O Say Can You See: The Greatest Patriotic Super Heroes of All-Time
Conventions | The Phoenix Convention Center was evacuated Thursday, the first day of Phoenix Comicon, after a fire alarm was triggered by a damaged heat sensor (something similar occurred during last year’s event). Attendees were allowed back in to the venue after about 30 minutes. The convention, which in 2013 drew a record 55,000 people (leading organizers to cap attendance), continues through Sunday. [The Arizona Republic]
Retailing | Kirby Tardy, owner of Collectors Comics in Grand Rapids, Michigan, looks back at 35 years in the business. The store opened downtown in 1979 as Opalia’s Amorphium, and started out carrying a wide range of merchandise; since then it has gone in the opposite direction from many comics shops and focuses mainly on comics themselves, not peripheral items like figures or games. At one time there were several branch locations, and Tardy and his wife Debbie spent a lot of time going to comics conventions in the 1990s. The couple is planning to retire next year, but hopes the business will continue with new owners. [MLive.com]
Comic Sans, the near-universally reviled font inspired by the lettering of Batman: The Dark Knight Returns and Watchmen, has received a facelift, courtesy of designer Craig Rozynski.
“Comic Sans wasn’t designed to be the world’s most ubiquitous casual typeface,” he explains in his introduction of the updated version. “Comic Neue aspires to be the casual script choice for everyone including the typographically savvy. The squashed, wonky, and weird glyphs of Comic Sans have been beaten into shape while maintaining the honesty that made Comic Sans so popular.”
The font of choice for office co-workers, dormitory resident advisers and owners of lost pets across the globe, Comic Sans was developed in 1994 by Vincent Connare at Microsoft as an alternative to the Times New Roman that was used in a beta version of Microsoft Bob. He never intended the font to be utilized beyond that, and certainly never imagined it would become so widely used and abused.
With Comic Neue, Rozynski set out to rescue the battered font. “A few years ago, seeing Comic Sans yet again getting a good bashing online I wondered, could it be saved?” he told Creative Review. “Could Comic Sans be given a make-over? The first ever sympathy font? A joke at first (maybe it still is), but one that I began taking seriously enough to have a go at.”
Rozynski has released Comic Neue into the public domain; you can download it for free here.
“What really bugs me is the letter ‘I’ in it because in comic books you only use the capital letter ‘I’, which is the one with the crossbars on it, for the first person pronoun. You never use it as a capitalisation of a word or within a word but I believe in Comic Sans that is the only letter ‘I’ that is available. So the whole thing always looks wrong to me. I think it’s a blight, an absolute blight on modern culture.”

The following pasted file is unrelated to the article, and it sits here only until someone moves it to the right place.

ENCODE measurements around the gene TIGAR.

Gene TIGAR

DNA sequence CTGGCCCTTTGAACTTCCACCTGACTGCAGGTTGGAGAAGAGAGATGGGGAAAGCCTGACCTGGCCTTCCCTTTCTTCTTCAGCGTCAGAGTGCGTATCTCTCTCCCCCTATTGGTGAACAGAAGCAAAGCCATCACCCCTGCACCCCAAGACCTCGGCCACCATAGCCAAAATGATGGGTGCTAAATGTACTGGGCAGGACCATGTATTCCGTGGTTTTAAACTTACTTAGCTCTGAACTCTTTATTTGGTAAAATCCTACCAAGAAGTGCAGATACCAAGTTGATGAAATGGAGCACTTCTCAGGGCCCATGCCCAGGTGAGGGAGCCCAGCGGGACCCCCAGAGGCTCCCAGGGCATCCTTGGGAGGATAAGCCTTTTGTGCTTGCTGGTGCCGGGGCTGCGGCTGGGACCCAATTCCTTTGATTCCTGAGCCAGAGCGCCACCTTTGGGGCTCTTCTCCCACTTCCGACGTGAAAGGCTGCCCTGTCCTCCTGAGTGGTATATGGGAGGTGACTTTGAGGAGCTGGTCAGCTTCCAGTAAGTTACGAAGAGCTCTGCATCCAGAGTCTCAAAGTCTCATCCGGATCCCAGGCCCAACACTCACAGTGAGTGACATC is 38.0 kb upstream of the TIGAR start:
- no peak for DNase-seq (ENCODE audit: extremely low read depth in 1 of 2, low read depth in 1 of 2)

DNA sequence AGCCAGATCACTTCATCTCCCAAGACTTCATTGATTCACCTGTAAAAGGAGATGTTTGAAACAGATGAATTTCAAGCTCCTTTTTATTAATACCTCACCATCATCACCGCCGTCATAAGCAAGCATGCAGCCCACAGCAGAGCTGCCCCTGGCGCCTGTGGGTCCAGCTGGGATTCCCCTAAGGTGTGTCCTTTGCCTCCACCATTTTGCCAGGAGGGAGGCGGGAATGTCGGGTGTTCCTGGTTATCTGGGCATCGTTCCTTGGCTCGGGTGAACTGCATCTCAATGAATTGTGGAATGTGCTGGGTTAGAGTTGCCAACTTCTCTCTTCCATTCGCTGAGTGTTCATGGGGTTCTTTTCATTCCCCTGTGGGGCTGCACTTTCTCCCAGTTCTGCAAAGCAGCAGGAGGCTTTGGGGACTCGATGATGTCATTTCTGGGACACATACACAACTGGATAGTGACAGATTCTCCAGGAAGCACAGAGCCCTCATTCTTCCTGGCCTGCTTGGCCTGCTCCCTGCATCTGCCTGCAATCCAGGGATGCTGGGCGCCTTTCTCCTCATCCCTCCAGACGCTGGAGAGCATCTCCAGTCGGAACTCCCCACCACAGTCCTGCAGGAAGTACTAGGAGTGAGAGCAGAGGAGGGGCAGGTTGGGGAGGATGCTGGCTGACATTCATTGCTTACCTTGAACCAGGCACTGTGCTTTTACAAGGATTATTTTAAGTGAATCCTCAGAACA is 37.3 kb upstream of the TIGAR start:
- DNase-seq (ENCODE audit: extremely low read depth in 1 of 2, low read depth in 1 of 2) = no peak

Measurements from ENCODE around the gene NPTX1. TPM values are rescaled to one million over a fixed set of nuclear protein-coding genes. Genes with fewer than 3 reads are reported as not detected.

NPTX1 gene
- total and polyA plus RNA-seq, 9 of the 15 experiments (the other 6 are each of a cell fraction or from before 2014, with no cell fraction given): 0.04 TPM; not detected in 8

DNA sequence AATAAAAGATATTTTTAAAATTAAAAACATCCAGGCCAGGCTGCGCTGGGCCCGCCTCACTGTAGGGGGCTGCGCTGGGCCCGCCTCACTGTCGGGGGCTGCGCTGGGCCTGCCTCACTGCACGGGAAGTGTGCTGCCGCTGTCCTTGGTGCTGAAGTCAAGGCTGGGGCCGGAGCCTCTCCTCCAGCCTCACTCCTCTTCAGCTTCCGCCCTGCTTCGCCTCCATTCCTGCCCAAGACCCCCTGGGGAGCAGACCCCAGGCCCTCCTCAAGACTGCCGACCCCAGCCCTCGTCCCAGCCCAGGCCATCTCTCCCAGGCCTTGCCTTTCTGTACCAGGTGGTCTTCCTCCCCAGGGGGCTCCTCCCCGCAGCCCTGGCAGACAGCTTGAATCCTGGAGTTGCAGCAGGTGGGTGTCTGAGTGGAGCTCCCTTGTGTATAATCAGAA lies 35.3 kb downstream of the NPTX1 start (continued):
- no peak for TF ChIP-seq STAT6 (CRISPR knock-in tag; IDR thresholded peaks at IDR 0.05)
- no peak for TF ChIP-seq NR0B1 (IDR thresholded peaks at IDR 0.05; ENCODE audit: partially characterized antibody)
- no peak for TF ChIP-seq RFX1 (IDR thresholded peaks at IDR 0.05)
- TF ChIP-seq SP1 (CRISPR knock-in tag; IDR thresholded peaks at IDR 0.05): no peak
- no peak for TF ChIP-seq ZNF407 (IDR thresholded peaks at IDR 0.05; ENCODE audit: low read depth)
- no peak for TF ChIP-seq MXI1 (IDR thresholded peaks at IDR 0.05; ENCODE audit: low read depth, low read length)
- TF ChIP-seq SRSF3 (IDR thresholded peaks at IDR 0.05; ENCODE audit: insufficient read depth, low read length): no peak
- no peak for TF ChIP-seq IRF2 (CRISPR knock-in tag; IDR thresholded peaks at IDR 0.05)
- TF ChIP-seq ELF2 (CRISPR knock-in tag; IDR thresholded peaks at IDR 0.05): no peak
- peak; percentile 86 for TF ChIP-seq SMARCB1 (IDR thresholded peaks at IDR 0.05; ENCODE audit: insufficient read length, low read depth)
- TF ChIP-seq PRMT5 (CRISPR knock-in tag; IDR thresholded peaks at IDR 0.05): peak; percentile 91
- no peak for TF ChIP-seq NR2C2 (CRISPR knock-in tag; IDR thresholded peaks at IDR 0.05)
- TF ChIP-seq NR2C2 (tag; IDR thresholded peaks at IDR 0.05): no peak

– Watchmen artist Dave Gibbons, whose lettering for the landmark 1986 miniseries helped to inspire
the widely reviled font Comic Sans, on the typographical terror he unwittingly helped to unleash on the world.
Creators | Dan Parent discusses an upcoming Archie storyline that will bring Valerie Brown from Josie and the Pussycats to Riverdale, causing sparks to once again fly: “The fans can expect the next step in what I think is the most romantic story in Archie history. The chemistry between Archie and Valerie was hot the first time they got together, and now you’ve really got to see it simmer, all the way from the rekindling of their romance to getting much more serious than we’ve seen before.” [USA Today]
Editorial cartoons | Cartoonist Jeff Stahler has resigned from The Columbus Dispatch following accusations that he lifted ideas from other cartoons, including one that ran in The New Yorker. [Poynter]
“Every day, millions of people rely on Comic Sans for countless applications ranging from scrapbooking to school projects,” Allan Haley, Monotype’s director of words and letters, said in the announcement. “Comic Sans is also a favorite in professional environments, used in medical information, instructions, ambulance signage, college exams, corporate mission statements and executive reprimands – even public letters from sports team owners to their fans. Breaking up with your spouse? Why not write a letter in Comic Sans Pro, embellished with a typographic whack!, pow! or bam! Comic Sans is everywhere, and now it’s even better.”
Because the only thing better than plain ol’ Comic Sans is bold and italic Comic Sans, the family pack includes two new italic and bold italic fonts designed by Terrance Weinzierl. “Our aim is to put the ‘fun’ back in ‘functional’,” the designer said. “We can’t wait to see Comic Sans Pro used in everything from second wedding announcements to warning labels. Long live Comic Sans!”